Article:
O’Connor’s hacking days had come full circle, from starting as a child hacker doing it for the lulz to a professional hacker doing it for his country.

Nature vs nurture

So, what does the Kevin O’Connor history tell us about ‘nature versus nurture’ in the development of the hacker? Almost all hackers say they were born hackers. O’Connor is no different — hacking is part of his psyche. It was not something he wanted to be, but something he realized he was. There is little doubt that almost all hackers are born hackers.

One complicating factor is neurodivergence. Statistically, a large proportion of hackers are neurodivergent. O’Connor is neurodivergent, with ADHD. He believes the rapid multitasking symptom, ‘the mind of a butterfly’, associated with ADHD is a boon to hacking. But again, is neurodivergence innate or developed? Many believe it is nature that can only be ameliorated or worsened by nurture (the parent calling a divergent child ‘lazy’ is no help; the prescription of medication can be a help).

It would be a stretch to say that neurodivergence creates hackers, but it is probably a factor in their development. Possibly more so with the second major neurodivergence (short of full autism): ASD, fka Asperger’s syndrome. ASD comes with two common symptoms: social difficulties and an ability to hyperfocus on a subject or problem. 

An innate hacker with a computer and the ability to hyperfocus, but with limited social skills and a tendency to be alone, is the meme of the blackhat. If both the hacking tendency and the neurodivergence are innate, should we say that blackhats are the product of nature?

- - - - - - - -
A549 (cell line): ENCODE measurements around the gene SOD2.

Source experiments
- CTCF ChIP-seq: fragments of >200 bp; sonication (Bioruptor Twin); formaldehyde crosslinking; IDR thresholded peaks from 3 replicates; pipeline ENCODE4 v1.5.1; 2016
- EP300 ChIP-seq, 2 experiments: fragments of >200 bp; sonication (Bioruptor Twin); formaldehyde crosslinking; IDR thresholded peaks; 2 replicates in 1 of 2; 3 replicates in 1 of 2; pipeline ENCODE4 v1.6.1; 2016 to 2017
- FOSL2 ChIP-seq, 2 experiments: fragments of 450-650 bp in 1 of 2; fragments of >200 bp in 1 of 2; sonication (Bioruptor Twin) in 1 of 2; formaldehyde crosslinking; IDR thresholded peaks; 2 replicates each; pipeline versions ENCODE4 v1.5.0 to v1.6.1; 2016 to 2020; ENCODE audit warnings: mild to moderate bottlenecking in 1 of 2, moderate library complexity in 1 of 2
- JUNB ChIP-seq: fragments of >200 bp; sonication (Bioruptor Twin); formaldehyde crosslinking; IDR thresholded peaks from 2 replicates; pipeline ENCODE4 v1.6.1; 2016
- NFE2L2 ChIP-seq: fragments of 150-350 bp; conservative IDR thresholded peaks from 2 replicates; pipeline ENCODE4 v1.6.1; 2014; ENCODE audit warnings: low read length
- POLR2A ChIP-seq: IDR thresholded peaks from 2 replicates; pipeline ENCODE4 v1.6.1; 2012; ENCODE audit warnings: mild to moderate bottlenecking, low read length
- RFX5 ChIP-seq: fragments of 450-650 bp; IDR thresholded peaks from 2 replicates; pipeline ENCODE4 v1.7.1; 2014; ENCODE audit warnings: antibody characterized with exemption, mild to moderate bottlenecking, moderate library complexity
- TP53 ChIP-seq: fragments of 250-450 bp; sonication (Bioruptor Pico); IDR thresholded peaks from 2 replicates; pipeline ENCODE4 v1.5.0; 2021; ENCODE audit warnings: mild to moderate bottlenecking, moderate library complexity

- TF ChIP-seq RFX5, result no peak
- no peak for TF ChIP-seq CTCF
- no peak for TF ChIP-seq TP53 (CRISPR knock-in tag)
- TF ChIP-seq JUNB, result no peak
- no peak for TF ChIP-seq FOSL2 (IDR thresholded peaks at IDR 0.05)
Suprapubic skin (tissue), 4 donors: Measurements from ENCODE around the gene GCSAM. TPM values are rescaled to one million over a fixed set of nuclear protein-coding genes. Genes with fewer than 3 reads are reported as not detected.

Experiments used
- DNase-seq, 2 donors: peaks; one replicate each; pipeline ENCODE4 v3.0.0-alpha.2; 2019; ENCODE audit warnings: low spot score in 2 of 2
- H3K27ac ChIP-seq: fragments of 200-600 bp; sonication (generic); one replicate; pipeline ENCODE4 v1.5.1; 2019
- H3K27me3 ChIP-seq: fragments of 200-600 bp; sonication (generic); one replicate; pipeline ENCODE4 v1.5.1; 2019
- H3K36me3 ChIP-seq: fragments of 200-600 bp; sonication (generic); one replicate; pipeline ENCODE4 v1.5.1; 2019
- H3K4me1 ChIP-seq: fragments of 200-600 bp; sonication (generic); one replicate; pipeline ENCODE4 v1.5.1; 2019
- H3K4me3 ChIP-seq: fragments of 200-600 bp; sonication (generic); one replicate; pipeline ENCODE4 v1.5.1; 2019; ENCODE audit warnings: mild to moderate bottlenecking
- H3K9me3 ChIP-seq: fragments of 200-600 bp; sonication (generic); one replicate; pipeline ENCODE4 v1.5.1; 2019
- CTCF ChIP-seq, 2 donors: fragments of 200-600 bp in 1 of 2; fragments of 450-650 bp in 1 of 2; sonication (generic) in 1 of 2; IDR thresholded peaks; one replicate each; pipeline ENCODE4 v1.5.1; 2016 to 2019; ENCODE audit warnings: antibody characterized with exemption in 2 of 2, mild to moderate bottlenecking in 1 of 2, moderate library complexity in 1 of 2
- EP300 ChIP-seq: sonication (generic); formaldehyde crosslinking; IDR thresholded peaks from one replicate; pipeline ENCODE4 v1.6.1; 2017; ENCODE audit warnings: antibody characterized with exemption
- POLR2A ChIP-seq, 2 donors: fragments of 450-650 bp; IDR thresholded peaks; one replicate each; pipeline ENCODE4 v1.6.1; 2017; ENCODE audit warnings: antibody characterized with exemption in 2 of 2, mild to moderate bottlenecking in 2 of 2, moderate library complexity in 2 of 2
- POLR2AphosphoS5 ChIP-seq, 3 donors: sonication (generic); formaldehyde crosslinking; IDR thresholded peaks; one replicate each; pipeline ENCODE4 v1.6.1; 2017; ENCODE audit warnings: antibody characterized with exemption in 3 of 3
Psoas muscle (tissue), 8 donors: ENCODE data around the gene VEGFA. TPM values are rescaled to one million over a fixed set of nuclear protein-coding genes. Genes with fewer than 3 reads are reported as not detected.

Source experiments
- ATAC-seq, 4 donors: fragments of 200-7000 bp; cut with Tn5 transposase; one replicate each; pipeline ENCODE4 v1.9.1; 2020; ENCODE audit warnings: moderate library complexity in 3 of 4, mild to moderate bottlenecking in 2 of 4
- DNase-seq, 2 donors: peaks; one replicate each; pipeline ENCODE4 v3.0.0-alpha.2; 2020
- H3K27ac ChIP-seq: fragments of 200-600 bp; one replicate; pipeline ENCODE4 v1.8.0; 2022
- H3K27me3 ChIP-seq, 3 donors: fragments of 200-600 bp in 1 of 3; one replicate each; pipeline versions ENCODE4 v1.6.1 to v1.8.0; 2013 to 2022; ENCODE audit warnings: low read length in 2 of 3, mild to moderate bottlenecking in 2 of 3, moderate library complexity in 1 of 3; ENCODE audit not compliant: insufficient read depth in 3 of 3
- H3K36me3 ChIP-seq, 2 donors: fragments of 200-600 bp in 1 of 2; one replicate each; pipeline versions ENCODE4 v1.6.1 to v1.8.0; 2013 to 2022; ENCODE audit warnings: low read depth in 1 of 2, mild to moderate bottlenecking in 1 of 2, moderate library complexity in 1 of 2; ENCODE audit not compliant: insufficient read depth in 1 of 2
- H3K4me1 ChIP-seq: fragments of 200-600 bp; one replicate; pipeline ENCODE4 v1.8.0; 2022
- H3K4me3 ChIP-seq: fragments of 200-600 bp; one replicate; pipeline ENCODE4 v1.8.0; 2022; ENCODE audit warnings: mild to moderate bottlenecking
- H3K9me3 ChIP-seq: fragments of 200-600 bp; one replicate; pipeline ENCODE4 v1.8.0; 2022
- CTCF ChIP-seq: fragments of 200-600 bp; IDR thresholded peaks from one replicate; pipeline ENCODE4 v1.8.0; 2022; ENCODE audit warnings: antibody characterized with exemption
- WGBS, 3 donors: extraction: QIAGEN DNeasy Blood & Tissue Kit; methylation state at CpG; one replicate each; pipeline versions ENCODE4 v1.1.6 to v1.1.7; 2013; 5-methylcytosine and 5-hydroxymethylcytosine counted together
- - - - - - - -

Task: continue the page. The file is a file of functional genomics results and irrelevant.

It’s tempting, but from birth onward, nurture becomes more important to developmental progress. It is nurture that develops a person’s moral compass, and it is the personal moral compass that guides hackers away from immoral toward moral hacking. O’Connor gained his moral compass from his family. He readily owns that 9/11 had a deep effect on him — he realized he wanted to use his skills to fight ‘evil’ rather than for any personal gain.

“Terrorist events like 9/11 had a dramatic impact on me. I think later joining the NSA was my way of supporting our country in the global war on terror — using the skills and the passion that I had developed when I was younger.”

He also benefited from another nurturing event: positive intervention. The MOUSE program was a beneficial alternative to punishment for the child hacker. In his own words, it was ‘transformational’.

Hackers exist. They will probably always exist. But they need not become blackhats. Encouraging the development of a strong moral compass, through family, schools, and social workers, and supporting this through positive intervention, can help make the hacker a power for good rather than bad.

But beware of generalizations. All hackers and their histories are different. You could almost say it takes a hacker to know a hacker –they have this ability to recognize each other even on first meeting. They grok each other.

Kevin O’Connor started off a little shady. Positive intervention and the emergence of his moral compass shifted his direction. He is now director of threat research at Adlumin.

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Written By

Kevin Townsend is a Senior Contributor at SecurityWeek. He has been writing about high tech issues since before the birth of Microsoft. For the last 15 years he has specialized in information security; and has had many thousands of articles published in dozens of different magazines – from The Times and the Financial Times to current and long-gone computer magazines.